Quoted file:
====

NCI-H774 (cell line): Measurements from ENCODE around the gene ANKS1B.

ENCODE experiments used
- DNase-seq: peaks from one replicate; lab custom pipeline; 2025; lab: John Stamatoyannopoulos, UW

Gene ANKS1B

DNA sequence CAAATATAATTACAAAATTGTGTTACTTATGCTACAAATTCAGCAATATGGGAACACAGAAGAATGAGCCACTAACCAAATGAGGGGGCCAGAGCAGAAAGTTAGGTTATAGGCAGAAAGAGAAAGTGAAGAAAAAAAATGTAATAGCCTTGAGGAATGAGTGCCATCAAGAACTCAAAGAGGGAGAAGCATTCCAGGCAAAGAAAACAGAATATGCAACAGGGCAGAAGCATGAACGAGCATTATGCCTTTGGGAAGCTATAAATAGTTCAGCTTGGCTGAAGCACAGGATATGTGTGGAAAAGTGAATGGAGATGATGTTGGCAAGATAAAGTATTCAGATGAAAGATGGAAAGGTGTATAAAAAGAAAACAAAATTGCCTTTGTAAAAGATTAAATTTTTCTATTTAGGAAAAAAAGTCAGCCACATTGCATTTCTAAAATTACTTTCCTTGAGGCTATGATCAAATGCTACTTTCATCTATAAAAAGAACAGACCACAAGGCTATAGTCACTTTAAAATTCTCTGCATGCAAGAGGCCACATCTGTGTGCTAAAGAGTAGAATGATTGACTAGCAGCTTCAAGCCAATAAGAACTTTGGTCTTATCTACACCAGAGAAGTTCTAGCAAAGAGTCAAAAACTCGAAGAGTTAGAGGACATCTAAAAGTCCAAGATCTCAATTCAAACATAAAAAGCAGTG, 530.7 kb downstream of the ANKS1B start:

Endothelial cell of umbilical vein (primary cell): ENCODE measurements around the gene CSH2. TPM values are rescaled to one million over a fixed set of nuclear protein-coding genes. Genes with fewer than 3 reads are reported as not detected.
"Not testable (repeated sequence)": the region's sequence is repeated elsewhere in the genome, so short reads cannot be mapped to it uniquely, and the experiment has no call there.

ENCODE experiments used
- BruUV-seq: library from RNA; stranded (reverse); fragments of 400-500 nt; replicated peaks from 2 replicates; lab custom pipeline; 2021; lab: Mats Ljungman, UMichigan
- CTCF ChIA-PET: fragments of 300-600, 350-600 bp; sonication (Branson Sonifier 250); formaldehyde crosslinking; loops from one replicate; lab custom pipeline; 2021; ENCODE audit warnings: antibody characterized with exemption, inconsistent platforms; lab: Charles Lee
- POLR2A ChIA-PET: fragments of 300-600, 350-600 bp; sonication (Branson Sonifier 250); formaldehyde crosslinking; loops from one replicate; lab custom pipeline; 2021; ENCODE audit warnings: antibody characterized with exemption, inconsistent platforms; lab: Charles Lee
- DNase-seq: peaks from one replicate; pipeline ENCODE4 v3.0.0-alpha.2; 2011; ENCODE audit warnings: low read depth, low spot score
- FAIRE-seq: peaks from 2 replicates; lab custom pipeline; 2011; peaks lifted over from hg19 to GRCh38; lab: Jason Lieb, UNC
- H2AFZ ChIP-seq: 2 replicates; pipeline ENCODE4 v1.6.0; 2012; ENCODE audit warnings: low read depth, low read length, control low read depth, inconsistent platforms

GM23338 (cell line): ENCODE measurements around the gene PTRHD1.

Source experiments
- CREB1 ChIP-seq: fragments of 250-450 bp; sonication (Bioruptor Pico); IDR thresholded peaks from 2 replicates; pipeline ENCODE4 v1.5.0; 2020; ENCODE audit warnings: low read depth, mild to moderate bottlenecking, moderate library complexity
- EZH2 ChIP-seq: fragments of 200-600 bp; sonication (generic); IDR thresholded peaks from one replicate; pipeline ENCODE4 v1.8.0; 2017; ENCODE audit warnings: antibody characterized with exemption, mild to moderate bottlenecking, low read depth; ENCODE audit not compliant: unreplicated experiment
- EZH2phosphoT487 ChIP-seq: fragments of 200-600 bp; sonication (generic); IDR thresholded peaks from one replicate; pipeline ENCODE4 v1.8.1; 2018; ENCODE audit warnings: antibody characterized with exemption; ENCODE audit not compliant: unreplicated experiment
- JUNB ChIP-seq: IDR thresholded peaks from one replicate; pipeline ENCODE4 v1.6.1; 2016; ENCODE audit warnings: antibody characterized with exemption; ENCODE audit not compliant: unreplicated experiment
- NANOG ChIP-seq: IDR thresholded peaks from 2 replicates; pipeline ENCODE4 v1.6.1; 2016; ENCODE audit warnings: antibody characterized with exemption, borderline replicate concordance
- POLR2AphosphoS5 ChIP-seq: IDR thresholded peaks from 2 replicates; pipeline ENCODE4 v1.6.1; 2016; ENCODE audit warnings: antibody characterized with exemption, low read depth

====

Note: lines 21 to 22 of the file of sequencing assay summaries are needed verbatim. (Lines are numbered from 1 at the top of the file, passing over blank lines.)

- NANOG ChIP-seq: IDR thresholded peaks from 2 replicates; pipeline ENCODE4 v1.6.1; 2016; ENCODE audit warnings: antibody characterized with exemption, borderline replicate concordance
- POLR2AphosphoS5 ChIP-seq: IDR thresholded peaks from 2 replicates; pipeline ENCODE4 v1.6.1; 2016; ENCODE audit warnings: antibody characterized with exemption, low read depth